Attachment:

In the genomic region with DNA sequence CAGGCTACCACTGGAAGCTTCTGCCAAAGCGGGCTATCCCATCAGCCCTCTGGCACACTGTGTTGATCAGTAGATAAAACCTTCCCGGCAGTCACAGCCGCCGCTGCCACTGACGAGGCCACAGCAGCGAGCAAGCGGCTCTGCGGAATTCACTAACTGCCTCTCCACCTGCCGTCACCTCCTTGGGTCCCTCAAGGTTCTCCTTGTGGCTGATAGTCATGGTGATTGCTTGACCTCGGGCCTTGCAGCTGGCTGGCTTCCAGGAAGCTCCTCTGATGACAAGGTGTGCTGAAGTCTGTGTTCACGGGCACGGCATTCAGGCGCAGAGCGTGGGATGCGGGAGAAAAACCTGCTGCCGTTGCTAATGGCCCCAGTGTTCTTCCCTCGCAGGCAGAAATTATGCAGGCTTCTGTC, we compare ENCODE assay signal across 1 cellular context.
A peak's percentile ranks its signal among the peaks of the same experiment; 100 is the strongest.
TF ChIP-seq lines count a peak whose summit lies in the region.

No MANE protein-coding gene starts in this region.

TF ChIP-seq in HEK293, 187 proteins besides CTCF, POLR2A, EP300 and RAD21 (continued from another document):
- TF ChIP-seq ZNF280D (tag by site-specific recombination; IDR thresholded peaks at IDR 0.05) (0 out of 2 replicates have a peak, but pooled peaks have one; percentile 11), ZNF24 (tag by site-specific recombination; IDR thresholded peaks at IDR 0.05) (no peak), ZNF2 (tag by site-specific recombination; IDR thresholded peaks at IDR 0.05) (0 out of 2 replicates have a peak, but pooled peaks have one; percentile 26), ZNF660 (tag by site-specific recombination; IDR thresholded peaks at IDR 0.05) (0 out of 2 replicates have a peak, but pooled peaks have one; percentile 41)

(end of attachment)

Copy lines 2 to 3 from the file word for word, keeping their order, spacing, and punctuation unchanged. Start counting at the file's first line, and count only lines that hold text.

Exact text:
A peak's percentile ranks its signal among the peaks of the same experiment; 100 is the strongest.
TF ChIP-seq lines count a peak whose summit lies in the region.